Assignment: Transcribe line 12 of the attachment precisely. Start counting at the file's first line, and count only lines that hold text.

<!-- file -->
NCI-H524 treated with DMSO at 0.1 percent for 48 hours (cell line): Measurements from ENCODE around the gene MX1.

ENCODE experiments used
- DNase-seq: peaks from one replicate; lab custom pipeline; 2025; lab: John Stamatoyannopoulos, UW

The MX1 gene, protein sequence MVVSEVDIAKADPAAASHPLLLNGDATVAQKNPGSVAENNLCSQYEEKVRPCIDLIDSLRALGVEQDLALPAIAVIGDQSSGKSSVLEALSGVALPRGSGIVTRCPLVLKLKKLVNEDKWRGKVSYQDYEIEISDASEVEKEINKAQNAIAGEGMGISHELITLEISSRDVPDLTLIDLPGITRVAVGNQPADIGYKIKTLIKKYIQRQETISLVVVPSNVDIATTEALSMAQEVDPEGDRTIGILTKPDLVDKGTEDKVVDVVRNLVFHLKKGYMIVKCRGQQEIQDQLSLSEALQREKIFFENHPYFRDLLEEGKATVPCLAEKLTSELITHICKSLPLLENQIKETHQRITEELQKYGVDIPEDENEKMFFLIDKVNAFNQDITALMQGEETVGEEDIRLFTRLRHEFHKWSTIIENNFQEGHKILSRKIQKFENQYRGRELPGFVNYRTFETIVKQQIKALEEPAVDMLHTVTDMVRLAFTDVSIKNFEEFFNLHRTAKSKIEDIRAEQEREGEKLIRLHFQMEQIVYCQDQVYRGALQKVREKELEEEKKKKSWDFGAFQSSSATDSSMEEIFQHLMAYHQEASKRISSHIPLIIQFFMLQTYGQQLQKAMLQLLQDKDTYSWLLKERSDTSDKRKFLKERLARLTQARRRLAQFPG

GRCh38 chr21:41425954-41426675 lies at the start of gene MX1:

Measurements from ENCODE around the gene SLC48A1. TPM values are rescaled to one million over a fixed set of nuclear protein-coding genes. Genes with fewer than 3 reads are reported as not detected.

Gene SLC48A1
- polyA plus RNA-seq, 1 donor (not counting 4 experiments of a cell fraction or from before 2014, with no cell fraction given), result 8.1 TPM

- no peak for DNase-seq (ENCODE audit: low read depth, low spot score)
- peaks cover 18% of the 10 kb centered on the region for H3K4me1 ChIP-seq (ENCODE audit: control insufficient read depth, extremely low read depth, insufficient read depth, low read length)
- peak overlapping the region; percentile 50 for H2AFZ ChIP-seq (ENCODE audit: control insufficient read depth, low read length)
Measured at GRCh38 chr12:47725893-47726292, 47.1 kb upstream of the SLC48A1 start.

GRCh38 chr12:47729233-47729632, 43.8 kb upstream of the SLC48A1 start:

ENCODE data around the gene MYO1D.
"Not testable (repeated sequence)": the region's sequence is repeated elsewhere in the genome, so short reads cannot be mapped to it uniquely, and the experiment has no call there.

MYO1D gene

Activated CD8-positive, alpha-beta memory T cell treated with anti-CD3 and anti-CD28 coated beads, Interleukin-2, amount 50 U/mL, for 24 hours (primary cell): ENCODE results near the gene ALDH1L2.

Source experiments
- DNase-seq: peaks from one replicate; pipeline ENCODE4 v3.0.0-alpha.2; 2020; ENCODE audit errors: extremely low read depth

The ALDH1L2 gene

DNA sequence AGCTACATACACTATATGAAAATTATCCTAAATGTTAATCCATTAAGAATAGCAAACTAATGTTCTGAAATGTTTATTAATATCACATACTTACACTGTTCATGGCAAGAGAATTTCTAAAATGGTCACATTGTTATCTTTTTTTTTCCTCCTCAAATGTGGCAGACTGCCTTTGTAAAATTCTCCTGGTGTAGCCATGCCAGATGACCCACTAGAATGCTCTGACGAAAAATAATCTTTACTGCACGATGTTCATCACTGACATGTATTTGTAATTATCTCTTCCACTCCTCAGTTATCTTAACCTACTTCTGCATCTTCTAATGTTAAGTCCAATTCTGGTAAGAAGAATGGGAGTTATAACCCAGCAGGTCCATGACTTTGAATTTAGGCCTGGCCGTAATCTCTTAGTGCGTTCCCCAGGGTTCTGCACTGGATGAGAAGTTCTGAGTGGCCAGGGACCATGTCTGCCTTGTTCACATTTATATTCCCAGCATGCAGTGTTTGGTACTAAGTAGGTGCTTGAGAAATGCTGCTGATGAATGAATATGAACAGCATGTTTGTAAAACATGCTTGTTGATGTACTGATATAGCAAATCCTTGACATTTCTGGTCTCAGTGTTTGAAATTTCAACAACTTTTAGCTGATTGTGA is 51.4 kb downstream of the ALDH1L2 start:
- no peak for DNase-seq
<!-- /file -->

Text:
Measured at GRCh38 chr12:47725893-47726292, 47.1 kb upstream of the SLC48A1 start.